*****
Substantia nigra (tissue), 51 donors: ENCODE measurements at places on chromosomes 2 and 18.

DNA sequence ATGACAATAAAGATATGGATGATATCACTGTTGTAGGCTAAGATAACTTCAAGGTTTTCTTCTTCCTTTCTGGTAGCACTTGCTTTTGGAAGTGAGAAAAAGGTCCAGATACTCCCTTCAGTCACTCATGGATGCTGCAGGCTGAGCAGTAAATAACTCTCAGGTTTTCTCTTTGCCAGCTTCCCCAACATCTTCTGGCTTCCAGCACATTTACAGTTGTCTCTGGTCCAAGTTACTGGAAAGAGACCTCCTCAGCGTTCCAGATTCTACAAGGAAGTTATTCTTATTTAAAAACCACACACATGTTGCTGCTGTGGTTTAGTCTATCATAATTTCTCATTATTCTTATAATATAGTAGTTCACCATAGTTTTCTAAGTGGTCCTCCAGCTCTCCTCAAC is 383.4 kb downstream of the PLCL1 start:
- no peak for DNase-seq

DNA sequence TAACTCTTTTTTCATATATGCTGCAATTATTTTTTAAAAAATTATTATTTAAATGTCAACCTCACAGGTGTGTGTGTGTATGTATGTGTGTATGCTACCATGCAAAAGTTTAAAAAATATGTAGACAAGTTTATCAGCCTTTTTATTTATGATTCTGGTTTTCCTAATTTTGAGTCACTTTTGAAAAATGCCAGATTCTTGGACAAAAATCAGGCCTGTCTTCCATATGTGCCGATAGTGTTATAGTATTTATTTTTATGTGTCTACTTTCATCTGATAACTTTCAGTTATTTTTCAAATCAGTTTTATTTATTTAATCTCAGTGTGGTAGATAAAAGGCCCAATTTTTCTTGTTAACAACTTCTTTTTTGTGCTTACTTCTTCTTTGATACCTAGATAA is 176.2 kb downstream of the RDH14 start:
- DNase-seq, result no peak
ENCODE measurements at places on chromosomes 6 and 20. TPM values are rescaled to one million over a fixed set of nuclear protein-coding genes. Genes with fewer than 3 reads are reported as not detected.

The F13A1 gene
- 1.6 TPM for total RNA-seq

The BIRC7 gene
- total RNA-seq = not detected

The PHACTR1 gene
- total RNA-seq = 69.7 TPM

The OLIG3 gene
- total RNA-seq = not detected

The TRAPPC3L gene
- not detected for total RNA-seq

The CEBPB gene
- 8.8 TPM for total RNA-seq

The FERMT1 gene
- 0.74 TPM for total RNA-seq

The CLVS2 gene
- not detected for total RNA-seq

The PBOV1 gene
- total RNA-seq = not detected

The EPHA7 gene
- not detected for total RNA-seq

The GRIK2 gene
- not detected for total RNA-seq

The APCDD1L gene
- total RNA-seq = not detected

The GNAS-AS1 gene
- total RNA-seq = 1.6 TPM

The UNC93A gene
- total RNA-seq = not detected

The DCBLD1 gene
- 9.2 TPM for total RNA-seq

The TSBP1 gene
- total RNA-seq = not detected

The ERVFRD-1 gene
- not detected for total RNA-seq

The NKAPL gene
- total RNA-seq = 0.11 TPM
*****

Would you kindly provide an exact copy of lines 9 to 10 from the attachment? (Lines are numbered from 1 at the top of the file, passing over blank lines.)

The BIRC7 gene
- total RNA-seq = not detected